"Overspending: I think it’s good for our kids to hear us say, “We can’t afford that” Or “We will have to save for it.” Because that’s real life." -- I just read an article in Parents magazine that says we should never say this to our kids. I disagree. I think it's good for them to realize Mom and Dad aren't money trees and we have to work hard to make money to buy things.

"Making our day-week-month, our world about our kids" -- Interesting, considering the discussions on my facebook page about my thoughts on the Mission of Motherhood. (More on that later.)

"The desire to make our children happy (all the time). If you visited my house, you’d find out pretty quickly that someone’s always unhappy. It’s not our job to keep our kids happy. Don’t carry that impossible burden." -- Amen!

Say Yes - another interesting one considering my recent reading.

7. I really appreciated the response to my recent blog post about The Mission of Motherhood. I wrote a lot about being selfless, but confessed that my day of selflessness (and letting Lucy direct our play all day) made me feel a little crazy. Haha. My friends had so much to say about finding the balance between giving of ourselves to our kids and not letting them think they're the center of the universe. 

Laura said, "When I'm not paying attention to my kids because I want to mindlessly browse fb, I'm probably doing something wrong, and the accompanying guilt confirms that. When I tell my kids I can't play right now because I'm making dinner or something similar-for the good of the whole family-that's different." 

Cara added, "There is SO much value in teaching our kids to be independent and not need constant reinforcement and also in seeing that we have other interests and things we need to do but also things we want to do! I guess I don't fall into the whole selfless camp -- I don't actually want my girl especially to see my role as mom as all about her and [her brother]. I want her to see that I love to do other things as well and enjoy spending time with my friends and need (and love) to talk to [my husband] without her interrupting . . ."

I do think it's important to model selflessness for our kids (although they probably won't even recognize it as that until they're much older). Selflessness isn't important just because we're moms, but because we're Christians following in Jesus' footsteps. Selflessness is a huge building block of active faith. But it's also healthy and important for our kids to be told no or "not right now" and to be able to entertain themselves. 

Whew! That was wicked long! Thanks for hanging on to the end!! 

Saturday, March 15, 2014

The Saturday 7

1. I recently joined a facebook group about being a healthy, fit mom. Since I stopped breastfeeding I've noticed my jeans are getting a little tight. I'm about 15 pounds over my healthy weight. But I'm not sure I'm really ready to commit to eating healthy or working out. Haha. I like to stalk the people on facebook doing their workouts and eating their healthy food while I sit on the couch eating cookies and drinking 32 oz. Dr Peppers. I've got problems.

2. Last weekend we ran out of overnight diapers for Lucy. She has been totally day-time potty trained for almost 2 years and yet she continues to completely drench her diaper at night. For a long time I just thought she wasn't ready physically, but I finally decided to test it and see how much of it was willful. The first night she slept all night and woke up dry!! I couldn't believe it! Since then we've had 2 more dry nights and 3 nights of Lucy appearing next to my bed in the middle of the night whispering "Mommy, I went potty in my undies." Needless to say, I've been doing a lot of laundry. But we're going to keep chugging along and hope it clicks soon!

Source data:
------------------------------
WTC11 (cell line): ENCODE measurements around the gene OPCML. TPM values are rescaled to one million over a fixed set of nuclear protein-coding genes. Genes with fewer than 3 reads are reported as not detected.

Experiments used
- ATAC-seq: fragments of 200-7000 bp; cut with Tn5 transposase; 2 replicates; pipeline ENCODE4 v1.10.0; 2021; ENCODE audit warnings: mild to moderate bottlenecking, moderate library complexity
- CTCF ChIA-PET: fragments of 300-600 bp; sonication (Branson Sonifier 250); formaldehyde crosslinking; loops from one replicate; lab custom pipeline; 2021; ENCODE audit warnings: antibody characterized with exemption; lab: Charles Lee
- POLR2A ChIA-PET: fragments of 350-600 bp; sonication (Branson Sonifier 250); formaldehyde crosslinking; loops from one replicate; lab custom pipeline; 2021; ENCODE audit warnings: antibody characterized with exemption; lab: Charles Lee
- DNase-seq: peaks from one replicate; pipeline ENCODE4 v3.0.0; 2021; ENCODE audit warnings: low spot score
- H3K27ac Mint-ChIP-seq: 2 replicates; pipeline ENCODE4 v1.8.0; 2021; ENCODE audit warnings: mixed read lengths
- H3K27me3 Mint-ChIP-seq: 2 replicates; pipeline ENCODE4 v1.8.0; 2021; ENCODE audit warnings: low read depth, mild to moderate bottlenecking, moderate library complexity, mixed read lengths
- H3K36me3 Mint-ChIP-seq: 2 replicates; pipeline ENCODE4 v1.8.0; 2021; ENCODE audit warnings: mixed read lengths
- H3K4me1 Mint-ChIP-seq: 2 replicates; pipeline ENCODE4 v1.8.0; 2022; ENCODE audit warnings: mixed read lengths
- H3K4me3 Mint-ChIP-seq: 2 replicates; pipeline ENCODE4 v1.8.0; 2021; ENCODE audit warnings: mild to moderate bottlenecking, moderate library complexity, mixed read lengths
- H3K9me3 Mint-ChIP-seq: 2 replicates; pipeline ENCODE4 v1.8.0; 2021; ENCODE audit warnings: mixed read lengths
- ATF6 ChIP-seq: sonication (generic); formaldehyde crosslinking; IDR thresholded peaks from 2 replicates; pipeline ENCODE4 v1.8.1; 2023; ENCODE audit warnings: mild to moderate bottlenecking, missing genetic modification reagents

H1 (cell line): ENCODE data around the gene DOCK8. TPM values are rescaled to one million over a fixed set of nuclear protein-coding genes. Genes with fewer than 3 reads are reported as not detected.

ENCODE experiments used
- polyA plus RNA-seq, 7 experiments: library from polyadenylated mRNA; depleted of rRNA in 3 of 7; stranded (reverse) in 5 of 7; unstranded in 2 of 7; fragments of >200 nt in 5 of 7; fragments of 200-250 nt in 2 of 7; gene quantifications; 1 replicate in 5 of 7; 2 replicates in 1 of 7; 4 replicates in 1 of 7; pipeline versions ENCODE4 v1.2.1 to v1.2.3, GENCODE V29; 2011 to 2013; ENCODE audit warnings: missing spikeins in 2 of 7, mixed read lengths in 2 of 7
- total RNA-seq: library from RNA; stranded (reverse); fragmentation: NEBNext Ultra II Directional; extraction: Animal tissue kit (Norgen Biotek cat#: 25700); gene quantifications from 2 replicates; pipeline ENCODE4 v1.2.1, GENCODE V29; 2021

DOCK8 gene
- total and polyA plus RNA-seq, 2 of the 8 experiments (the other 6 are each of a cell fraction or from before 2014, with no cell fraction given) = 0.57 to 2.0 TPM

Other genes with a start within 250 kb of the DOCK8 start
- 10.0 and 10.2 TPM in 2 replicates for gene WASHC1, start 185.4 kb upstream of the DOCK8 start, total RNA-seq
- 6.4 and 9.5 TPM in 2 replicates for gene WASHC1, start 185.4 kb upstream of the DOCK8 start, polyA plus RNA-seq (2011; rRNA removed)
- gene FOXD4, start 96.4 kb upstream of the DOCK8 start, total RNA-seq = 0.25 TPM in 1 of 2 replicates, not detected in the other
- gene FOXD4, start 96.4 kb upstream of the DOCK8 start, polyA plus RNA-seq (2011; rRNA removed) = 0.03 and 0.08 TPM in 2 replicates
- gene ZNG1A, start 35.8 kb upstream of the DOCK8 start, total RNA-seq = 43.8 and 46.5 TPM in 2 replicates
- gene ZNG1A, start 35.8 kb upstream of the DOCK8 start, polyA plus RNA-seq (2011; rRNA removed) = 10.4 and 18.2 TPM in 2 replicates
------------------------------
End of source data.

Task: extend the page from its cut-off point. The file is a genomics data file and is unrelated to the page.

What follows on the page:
3. I've been working on Lucy's abominable eating habits again. I made her eat our dinner a couple nights this week. She surprised me by actually taking a few bites instead of flat out refusing to eat anything. And I discovered a new meal to add to her limited repertoire: pickle wraps without the pickles. Haha. Lena, on the other hand, continues to eat pretty much anything I give her. This week, I bought those squeezable fruit/veggie things for the first time. 
Like this, only the Meijer brand.
I was really hoping it'd be a way to get some vegetables in Lucy, but she completely refused to try them. Lena, however, is obsessed with them, and would eat about 14 a day if I would let her. 

4. I think this was the only article I read this week. It's about America's ungodly obsession with sports. This is one of those articles that is easy for me to share because it was not at all convicting for me. Haha. I hate sports. I'm not looking forward to my kids playing sports. I have no desire to be a soccer mom. I never played high school sports of any kind. At my tiny Christian school, the way to be cool was by being an athlete. You can imagine where I fell on the coolness spectrum, then. So I've always kind of resented sports. (Which is ironic, considering who I married.) I do understand that playing sports has value. It teaches discipline and teamwork and probably a whole bunch of other buzzwords. I do want my girls to play sports so that they can enjoy the camaraderie and built-in friendships of a team, and so that as they get older they can have a physical activity they enjoy so they're not total couch potatoes like me. But America's obsession with professional sports is so out of control. I saw something on pinterest once that said something to the effect of "It's amazing how a guy carrying a pig's bladder receives more money and recognition than the soldier risking his life in Afghanistan." Seriously.